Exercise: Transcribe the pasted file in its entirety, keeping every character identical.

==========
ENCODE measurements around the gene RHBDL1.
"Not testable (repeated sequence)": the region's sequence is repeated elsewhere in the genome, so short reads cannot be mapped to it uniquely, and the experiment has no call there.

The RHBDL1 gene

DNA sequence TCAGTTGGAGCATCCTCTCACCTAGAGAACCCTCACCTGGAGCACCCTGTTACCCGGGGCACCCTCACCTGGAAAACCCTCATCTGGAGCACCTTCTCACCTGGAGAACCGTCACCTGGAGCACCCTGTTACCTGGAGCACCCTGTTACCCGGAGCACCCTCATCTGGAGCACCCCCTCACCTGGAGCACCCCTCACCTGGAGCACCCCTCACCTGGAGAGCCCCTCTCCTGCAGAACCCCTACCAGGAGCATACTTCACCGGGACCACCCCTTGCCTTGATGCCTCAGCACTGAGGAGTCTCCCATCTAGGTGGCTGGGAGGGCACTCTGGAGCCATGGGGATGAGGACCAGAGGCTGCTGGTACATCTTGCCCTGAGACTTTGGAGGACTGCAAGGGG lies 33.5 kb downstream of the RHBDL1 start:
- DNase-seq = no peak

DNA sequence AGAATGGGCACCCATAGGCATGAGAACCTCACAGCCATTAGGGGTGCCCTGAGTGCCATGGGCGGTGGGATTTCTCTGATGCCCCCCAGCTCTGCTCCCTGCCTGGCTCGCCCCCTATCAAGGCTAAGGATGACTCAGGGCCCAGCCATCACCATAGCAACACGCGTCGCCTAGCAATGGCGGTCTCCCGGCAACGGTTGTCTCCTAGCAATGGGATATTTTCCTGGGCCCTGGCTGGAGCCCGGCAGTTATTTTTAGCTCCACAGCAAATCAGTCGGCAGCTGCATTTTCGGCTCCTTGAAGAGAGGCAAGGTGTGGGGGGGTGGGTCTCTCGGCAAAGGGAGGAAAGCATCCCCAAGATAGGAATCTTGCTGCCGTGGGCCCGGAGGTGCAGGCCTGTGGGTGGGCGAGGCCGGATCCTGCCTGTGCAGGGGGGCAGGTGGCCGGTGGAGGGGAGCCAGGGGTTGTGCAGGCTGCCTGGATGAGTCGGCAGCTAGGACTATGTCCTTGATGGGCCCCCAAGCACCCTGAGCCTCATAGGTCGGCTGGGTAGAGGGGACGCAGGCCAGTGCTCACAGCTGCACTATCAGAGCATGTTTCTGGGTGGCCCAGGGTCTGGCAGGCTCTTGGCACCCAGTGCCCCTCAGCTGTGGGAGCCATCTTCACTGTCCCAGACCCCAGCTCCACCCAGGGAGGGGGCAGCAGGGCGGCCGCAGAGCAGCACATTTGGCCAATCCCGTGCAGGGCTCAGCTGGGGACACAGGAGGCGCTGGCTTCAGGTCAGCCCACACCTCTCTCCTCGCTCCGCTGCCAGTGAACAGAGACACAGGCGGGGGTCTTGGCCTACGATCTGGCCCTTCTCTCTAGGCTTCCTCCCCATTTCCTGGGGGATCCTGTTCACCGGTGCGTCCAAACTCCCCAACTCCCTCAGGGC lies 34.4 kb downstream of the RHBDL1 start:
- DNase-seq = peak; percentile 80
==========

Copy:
ENCODE measurements around the gene RHBDL1.
"Not testable (repeated sequence)": the region's sequence is repeated elsewhere in the genome, so short reads cannot be mapped to it uniquely, and the experiment has no call there.

The RHBDL1 gene

DNA sequence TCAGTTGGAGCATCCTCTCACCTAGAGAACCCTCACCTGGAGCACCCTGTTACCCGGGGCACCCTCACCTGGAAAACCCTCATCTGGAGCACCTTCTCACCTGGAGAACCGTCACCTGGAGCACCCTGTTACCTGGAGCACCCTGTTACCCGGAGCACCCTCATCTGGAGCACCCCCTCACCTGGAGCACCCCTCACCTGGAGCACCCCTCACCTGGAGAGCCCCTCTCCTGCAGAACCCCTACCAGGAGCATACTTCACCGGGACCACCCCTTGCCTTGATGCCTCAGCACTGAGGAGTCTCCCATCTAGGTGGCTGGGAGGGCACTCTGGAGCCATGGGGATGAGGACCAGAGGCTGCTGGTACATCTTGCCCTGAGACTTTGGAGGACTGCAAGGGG lies 33.5 kb downstream of the RHBDL1 start:
- DNase-seq = no peak

DNA sequence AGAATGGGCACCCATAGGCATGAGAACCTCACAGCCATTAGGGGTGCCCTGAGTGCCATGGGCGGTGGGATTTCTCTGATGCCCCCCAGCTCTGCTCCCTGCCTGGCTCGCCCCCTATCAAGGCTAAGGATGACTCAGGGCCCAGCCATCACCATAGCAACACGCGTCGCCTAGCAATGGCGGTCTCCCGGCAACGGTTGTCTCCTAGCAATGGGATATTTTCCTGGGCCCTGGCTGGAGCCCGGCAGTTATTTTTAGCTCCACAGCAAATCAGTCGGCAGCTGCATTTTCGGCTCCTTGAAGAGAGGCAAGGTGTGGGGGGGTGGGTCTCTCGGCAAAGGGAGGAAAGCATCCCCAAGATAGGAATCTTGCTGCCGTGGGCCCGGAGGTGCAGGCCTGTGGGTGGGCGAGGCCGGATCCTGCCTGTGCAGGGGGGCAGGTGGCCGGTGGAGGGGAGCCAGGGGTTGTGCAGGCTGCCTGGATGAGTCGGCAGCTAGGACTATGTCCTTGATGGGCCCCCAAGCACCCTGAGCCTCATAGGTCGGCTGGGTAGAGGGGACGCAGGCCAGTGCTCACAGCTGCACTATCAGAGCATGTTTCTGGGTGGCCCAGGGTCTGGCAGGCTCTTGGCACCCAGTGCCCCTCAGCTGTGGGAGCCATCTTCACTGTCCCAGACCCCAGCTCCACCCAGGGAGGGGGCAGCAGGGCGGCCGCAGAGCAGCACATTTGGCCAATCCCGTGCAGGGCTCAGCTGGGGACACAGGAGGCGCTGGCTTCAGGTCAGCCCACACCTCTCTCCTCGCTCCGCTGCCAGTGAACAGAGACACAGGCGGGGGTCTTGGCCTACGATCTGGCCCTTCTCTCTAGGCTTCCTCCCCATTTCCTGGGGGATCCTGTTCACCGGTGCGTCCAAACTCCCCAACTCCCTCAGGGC lies 34.4 kb downstream of the RHBDL1 start:
- DNase-seq = peak; percentile 80